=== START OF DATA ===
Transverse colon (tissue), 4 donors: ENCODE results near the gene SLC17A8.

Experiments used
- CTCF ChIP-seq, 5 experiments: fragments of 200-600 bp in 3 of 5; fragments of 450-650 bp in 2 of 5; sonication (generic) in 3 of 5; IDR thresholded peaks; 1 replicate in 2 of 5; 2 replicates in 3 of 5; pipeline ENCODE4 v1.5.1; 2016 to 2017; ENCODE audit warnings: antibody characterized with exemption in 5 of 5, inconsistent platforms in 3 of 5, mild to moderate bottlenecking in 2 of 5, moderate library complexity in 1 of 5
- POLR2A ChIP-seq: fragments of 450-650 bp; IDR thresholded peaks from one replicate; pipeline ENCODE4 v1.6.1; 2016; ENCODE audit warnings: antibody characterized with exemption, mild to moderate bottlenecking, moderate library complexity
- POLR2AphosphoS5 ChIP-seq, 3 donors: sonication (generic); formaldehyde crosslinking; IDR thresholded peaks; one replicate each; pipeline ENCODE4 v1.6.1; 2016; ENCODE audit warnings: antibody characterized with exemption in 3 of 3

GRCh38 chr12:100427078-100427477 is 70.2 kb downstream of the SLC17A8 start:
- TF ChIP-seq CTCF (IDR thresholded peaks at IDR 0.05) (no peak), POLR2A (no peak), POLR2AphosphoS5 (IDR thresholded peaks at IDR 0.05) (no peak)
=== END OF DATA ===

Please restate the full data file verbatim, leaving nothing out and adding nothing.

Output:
Transverse colon (tissue), 4 donors: ENCODE results near the gene SLC17A8.

Experiments used
- CTCF ChIP-seq, 5 experiments: fragments of 200-600 bp in 3 of 5; fragments of 450-650 bp in 2 of 5; sonication (generic) in 3 of 5; IDR thresholded peaks; 1 replicate in 2 of 5; 2 replicates in 3 of 5; pipeline ENCODE4 v1.5.1; 2016 to 2017; ENCODE audit warnings: antibody characterized with exemption in 5 of 5, inconsistent platforms in 3 of 5, mild to moderate bottlenecking in 2 of 5, moderate library complexity in 1 of 5
- POLR2A ChIP-seq: fragments of 450-650 bp; IDR thresholded peaks from one replicate; pipeline ENCODE4 v1.6.1; 2016; ENCODE audit warnings: antibody characterized with exemption, mild to moderate bottlenecking, moderate library complexity
- POLR2AphosphoS5 ChIP-seq, 3 donors: sonication (generic); formaldehyde crosslinking; IDR thresholded peaks; one replicate each; pipeline ENCODE4 v1.6.1; 2016; ENCODE audit warnings: antibody characterized with exemption in 3 of 3

GRCh38 chr12:100427078-100427477 is 70.2 kb downstream of the SLC17A8 start:
- TF ChIP-seq CTCF (IDR thresholded peaks at IDR 0.05) (no peak), POLR2A (no peak), POLR2AphosphoS5 (IDR thresholded peaks at IDR 0.05) (no peak)